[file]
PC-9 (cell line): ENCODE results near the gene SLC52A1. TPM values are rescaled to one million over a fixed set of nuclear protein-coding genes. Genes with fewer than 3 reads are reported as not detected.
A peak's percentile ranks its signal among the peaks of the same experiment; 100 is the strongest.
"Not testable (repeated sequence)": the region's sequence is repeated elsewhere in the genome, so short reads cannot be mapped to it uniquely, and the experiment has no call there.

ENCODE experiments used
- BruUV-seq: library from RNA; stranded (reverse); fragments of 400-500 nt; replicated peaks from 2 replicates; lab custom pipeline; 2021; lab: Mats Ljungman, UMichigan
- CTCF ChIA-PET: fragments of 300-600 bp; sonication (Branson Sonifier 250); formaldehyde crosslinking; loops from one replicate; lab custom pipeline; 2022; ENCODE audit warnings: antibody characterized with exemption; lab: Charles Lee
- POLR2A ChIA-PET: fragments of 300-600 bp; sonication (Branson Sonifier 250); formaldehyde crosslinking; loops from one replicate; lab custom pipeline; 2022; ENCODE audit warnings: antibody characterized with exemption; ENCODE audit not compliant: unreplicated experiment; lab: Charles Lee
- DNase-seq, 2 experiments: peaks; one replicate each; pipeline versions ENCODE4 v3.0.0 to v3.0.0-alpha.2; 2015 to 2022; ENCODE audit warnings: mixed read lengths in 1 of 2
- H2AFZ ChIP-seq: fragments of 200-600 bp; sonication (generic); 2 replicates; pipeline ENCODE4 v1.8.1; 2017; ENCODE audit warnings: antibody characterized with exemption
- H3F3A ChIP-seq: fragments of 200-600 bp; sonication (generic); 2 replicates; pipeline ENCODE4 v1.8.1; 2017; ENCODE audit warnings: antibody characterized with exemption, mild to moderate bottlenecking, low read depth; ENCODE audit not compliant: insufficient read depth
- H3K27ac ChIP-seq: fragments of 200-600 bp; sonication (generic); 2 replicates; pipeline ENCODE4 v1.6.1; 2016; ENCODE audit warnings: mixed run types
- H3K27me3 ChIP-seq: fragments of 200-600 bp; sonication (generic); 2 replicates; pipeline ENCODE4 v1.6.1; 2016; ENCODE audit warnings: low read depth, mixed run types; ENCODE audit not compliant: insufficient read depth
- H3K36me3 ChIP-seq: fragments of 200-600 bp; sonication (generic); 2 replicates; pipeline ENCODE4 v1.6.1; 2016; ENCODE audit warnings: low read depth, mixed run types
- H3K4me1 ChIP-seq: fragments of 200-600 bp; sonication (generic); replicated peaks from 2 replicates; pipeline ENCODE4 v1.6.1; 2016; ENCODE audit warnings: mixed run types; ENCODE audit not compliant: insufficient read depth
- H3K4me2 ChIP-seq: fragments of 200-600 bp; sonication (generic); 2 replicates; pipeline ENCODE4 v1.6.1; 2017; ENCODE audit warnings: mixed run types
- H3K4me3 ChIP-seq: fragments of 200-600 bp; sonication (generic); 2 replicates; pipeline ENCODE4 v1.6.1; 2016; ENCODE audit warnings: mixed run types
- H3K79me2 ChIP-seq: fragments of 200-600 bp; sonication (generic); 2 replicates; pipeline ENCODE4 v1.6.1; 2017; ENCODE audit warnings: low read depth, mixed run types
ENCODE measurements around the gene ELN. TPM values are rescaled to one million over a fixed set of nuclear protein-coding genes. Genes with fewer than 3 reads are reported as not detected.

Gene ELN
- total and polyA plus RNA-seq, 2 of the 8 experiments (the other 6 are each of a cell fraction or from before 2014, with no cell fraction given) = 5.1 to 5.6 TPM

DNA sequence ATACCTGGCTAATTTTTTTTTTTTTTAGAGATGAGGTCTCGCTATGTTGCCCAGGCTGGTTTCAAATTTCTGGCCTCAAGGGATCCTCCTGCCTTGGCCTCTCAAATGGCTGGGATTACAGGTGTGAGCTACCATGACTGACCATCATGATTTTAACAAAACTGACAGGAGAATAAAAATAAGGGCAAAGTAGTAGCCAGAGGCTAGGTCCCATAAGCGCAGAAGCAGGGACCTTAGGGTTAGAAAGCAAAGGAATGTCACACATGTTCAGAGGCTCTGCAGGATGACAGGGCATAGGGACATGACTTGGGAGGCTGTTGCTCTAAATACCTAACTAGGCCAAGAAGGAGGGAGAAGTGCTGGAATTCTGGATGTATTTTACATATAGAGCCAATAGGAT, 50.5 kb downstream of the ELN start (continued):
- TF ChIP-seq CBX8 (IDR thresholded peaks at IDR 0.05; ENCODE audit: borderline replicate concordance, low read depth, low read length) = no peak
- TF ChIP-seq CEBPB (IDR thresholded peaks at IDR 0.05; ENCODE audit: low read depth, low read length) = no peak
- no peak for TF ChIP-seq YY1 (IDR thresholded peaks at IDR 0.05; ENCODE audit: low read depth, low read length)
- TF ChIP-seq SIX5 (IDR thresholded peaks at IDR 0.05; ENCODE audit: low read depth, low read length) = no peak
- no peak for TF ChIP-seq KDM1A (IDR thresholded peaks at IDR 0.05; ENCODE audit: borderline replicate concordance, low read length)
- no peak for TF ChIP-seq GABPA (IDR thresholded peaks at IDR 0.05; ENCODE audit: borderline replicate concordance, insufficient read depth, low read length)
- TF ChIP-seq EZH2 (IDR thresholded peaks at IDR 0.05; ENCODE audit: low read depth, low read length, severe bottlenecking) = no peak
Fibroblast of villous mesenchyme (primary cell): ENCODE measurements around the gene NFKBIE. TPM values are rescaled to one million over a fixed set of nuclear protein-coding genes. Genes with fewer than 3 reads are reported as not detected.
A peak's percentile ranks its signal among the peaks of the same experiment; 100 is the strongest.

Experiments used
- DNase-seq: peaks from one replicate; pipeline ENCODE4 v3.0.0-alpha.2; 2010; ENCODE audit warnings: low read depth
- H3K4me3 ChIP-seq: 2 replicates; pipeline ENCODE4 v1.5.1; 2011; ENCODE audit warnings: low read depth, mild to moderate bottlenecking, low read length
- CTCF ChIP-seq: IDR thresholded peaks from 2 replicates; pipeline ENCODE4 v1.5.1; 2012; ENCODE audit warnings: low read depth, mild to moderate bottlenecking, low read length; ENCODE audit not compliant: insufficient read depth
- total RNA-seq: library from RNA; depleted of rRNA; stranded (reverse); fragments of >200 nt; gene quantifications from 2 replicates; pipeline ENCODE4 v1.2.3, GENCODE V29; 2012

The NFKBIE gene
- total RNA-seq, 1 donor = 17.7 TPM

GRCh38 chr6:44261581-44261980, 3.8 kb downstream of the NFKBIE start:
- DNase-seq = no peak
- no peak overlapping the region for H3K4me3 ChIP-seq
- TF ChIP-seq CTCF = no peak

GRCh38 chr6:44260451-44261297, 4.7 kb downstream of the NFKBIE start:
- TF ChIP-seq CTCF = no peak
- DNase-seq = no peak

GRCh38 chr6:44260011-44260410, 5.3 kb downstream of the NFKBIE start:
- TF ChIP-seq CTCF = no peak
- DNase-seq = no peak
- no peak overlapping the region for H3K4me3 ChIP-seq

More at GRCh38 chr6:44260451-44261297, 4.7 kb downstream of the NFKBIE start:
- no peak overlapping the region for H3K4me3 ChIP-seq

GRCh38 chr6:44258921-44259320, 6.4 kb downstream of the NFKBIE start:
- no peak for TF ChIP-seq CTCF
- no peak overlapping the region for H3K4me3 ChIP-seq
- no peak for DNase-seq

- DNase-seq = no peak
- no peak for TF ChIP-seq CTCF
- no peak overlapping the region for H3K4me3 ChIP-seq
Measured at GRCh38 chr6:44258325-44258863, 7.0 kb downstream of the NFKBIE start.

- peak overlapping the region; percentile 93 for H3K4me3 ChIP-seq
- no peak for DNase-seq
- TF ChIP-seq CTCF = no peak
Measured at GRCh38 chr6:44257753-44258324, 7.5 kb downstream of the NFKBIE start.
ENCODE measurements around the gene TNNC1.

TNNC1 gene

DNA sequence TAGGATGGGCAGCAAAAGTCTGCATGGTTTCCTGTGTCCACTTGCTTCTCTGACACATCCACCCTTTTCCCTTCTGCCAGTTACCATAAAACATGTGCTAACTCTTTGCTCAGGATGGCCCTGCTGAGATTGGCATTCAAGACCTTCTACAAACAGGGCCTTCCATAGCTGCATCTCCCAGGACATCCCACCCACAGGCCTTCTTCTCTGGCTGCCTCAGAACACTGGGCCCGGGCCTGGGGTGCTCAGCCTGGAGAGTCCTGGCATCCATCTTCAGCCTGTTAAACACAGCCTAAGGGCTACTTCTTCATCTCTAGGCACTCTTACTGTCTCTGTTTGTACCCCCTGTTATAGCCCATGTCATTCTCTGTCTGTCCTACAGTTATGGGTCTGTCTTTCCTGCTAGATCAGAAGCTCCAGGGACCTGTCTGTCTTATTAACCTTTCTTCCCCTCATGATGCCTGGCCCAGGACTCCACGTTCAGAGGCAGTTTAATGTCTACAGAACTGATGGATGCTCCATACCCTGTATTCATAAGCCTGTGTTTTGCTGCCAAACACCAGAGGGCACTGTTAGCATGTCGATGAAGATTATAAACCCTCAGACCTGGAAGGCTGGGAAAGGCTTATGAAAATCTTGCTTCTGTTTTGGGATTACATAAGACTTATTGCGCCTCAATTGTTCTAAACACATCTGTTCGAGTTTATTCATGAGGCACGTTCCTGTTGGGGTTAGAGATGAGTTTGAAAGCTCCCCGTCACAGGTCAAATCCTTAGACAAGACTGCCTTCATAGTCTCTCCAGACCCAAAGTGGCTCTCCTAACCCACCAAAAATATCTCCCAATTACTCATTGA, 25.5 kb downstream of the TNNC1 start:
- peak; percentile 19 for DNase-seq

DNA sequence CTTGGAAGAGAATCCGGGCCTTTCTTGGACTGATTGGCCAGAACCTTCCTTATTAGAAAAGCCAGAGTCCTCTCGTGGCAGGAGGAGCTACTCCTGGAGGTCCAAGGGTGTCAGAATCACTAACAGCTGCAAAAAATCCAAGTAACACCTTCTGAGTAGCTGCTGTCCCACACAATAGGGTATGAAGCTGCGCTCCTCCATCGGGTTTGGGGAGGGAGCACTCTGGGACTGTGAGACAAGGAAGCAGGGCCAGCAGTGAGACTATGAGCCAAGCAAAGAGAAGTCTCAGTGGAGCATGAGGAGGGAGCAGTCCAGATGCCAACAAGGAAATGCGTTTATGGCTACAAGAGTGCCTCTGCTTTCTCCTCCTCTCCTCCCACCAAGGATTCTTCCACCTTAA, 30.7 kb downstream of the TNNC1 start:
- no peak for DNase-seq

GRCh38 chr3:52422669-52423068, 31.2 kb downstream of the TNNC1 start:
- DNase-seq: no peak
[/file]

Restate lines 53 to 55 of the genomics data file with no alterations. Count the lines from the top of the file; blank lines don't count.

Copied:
- no peak overlapping the region for H3K4me3 ChIP-seq
- no peak for DNase-seq

- DNase-seq = no peak